What is Spirit's business strategy?
The focus of Spirit is to invest in what we call “single tenant, operationally essential real estate,” which is retail, distribution and service companies and the facilities they use.
The way we see it—our background tends to be as much finance-related as real estate-related—from a financial perspective, companies were better off having an organization like Spirit own their real estate than own it themselves. That way they didn't have to dedicate any of their shareholder equity to passive real estate investments and could generate higher returns on equity without raising their leverage.
There are some companies that get this, companies like CVS or Walgreens that don't own any real estate. But there are a lot of companies out there that own a tremendous amount of real estate. ShopKo was one of the companies. Albertson's is another.
What do you like about the retail sector?
We look at a lot of transactions and we try to be selective. Last year, we only did 10 percent of what we looked at. So at the right price, we like retail. At the right price, we like service.
Spirit is a company that tries not to invest more than replacement cost in assets. In the case of retail assets, we like to make sure that the stores are profitable for the companies that will use them. In the case of free-standing assets, store-level profitability is a key measure of how vital the asset is. And, therefore, is partially indicative of value. In the case of retail, we also try to invest [in assets] where if we have to rent it out to someone else, we could.
Above all, we're looking for solid management teams who understand what their mission is and what they're doing. In the case of ShopKo and Pamida—the brands that Sun bought—we were confident in the brands. And over a long history, the cash flows had been pretty stable.
Was the ShopKo deal the largest transaction Spirit has done?
Our view is that the market for what we do is very large. Let's start there. When
What is the economic environment like right now for retailers?
Well, the economic environment overall—and this is without making a comment on the health of the economy—is that it is getting more and more difficult for multi-unit operators to create shareholder value.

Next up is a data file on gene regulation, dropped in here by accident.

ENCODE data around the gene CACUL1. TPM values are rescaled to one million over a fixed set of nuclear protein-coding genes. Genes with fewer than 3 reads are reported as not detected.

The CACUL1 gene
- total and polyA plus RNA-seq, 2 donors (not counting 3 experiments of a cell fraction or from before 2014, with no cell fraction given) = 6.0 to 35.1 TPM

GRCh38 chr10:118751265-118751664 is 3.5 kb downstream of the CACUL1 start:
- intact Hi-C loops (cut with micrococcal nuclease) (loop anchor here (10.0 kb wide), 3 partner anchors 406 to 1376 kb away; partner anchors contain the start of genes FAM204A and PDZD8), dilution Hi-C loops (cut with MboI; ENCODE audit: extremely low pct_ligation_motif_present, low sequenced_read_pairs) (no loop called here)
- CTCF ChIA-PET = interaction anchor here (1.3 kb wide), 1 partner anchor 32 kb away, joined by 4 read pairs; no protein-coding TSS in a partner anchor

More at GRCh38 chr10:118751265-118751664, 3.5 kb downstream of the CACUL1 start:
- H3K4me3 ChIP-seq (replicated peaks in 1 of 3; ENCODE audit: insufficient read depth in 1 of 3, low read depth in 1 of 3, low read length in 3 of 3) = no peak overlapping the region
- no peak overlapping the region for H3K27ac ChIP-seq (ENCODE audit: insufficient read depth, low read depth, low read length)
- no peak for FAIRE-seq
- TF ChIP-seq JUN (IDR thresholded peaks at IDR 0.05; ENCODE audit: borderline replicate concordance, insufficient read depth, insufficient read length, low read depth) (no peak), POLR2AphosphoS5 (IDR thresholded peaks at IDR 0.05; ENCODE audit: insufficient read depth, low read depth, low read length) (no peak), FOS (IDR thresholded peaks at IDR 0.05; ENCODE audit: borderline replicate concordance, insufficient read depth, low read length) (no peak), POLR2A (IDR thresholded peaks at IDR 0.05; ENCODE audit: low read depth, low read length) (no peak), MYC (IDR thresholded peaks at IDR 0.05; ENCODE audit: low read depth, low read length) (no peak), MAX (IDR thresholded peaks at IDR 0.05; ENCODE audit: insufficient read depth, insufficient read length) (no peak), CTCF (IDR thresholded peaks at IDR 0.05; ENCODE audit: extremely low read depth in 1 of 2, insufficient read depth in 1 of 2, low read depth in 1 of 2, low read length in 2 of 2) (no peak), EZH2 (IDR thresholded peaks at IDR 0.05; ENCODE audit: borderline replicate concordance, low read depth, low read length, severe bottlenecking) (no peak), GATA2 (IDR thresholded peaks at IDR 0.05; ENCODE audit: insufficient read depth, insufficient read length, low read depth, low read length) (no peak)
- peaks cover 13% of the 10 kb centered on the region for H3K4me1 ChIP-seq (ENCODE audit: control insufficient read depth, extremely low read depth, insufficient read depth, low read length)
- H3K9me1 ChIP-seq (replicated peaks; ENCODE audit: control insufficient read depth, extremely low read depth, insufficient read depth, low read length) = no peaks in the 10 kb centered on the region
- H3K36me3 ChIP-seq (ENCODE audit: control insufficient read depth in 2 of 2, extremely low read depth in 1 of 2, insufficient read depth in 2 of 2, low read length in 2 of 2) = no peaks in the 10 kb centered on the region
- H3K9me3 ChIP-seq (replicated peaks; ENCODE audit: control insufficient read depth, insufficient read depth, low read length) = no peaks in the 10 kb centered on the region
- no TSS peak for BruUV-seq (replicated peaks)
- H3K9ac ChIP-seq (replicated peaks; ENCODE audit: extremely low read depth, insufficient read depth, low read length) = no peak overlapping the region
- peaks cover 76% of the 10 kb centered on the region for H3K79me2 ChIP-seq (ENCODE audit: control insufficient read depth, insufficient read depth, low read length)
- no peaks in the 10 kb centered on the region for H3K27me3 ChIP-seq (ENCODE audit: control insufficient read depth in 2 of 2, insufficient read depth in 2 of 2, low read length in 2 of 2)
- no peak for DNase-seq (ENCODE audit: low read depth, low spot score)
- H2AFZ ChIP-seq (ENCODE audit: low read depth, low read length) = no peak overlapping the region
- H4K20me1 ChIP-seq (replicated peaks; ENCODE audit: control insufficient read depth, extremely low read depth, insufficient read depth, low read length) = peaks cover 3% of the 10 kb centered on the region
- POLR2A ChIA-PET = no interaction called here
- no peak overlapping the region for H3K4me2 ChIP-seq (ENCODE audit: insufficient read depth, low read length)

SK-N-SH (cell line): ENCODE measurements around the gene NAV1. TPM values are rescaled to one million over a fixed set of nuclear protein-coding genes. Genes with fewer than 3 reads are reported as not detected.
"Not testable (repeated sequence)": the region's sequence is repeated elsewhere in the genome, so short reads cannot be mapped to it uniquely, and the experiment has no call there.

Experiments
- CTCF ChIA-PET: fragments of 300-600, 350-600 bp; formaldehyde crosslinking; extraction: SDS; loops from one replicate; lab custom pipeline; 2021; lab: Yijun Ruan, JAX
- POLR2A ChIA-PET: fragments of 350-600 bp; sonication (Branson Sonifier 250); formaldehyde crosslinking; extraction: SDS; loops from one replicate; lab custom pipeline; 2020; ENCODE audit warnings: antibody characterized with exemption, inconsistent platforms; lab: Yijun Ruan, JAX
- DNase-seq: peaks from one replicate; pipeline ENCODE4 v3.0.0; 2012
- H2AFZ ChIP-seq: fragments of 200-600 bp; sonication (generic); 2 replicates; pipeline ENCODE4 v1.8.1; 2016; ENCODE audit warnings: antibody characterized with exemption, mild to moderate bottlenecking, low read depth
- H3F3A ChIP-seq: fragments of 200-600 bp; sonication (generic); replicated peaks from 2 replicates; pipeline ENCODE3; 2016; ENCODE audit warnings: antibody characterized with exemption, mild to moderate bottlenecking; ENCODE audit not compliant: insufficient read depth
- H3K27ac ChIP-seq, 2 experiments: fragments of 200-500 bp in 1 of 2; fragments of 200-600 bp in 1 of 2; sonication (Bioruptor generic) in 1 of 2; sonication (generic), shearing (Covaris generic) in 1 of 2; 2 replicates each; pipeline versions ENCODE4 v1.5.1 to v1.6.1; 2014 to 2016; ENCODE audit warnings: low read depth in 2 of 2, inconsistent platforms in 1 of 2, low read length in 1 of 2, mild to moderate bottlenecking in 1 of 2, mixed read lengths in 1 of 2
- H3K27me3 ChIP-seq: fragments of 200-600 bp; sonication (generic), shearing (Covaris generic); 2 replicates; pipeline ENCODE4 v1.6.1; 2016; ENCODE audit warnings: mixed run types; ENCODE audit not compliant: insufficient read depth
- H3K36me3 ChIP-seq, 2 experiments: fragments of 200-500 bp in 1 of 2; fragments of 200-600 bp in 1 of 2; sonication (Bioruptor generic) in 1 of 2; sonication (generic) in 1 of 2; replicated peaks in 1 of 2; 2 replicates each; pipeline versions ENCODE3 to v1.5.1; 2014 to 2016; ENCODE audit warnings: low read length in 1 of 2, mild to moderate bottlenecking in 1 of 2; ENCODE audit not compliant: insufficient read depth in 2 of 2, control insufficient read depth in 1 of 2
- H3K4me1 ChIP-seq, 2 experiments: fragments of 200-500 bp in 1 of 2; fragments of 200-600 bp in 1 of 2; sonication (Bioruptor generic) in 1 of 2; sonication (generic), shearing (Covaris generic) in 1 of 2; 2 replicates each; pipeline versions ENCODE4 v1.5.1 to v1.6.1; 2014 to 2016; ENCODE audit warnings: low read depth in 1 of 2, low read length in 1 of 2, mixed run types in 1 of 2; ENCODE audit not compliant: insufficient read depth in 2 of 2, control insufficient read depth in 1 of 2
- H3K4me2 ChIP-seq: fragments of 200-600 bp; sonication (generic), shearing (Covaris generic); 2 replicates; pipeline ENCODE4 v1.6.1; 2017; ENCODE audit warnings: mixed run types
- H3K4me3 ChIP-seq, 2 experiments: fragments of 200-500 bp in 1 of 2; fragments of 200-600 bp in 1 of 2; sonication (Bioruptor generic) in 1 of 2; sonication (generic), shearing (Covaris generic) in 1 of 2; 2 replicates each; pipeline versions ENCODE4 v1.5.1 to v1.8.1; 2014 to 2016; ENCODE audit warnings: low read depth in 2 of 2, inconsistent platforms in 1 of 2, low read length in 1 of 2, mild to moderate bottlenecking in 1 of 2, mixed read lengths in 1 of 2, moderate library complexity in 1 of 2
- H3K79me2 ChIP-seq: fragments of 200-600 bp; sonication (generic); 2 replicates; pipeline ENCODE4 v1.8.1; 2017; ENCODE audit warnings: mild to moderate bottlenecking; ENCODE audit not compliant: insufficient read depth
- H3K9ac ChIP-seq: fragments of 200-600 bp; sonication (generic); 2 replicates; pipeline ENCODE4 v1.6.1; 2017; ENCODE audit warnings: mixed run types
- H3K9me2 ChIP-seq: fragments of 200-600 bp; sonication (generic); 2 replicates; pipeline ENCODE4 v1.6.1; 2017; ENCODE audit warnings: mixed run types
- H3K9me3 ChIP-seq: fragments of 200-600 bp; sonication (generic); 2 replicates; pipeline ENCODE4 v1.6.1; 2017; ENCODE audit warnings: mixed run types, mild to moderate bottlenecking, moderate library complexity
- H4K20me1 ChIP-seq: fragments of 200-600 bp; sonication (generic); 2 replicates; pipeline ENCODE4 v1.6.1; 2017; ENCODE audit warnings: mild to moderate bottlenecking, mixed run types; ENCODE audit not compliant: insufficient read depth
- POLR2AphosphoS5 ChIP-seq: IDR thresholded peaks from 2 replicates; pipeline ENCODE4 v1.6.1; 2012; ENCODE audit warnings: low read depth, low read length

First, it is getting more difficult to expand. The relative expansion opportunities for most large retailers are smaller than they once were. They are no longer growth stocks in other words.
The second thing is the competitive environment is such that it is very difficult to pass on price increases. So retailers have looked to cut on costs wherever possible. But it is becoming more and more difficult to wrench costs out of the system.
The third thing that we have seen companies do is focus on minimizing the amount of shareholder capital they have to put into inventory and their balance sheet receivables. We have seen companies selling their credit card businesses, controlling the amount of inventory on the floor or managing the amount of inventory flow they have.
So the last leg of the stool is, in our view, capital efficiency, where companies are going to have to lower their cost of capital. And a sale-leaseback is an ideal tool for a retailer to lower their cost of capital.
What have been some of the biggest changes in the financing markets for retail assets?
In the case of the capital markets, what's happened is that the capital markets for real estate have just gotten deeper, especially on the debt side. A transaction like ShopKo, for example, may not have happened four or five years ago. The CMBS markets have gotten so deep and so broad that you could do that [deal] today. In addition, those markets were less open to single-tenant, free-standing real estate in the past. Today, they are much more open.
Do you see more activity ahead?
If one takes a look at the number of retailers out there, public or large privates, many of them have significant real estate holdings. So if you're looking at equity investors like Sun, many, if not most, equity investors will see the benefits of doing sale-leaseback financing because they can generate higher returns on their investment.
If private equity capital is going to do that corporate reconfiguration, part of the question is whether or not some of the public corporates will want to do the same thing.
Using sale-leasebacks as a treasury tool for companies, which is really where we come from, has huge value and will have huge value going forward. We think that corporate capital efficiency is the next wave of shareholder value creation in corporate America. And it is most applicable for companies with substantial real estate holdings.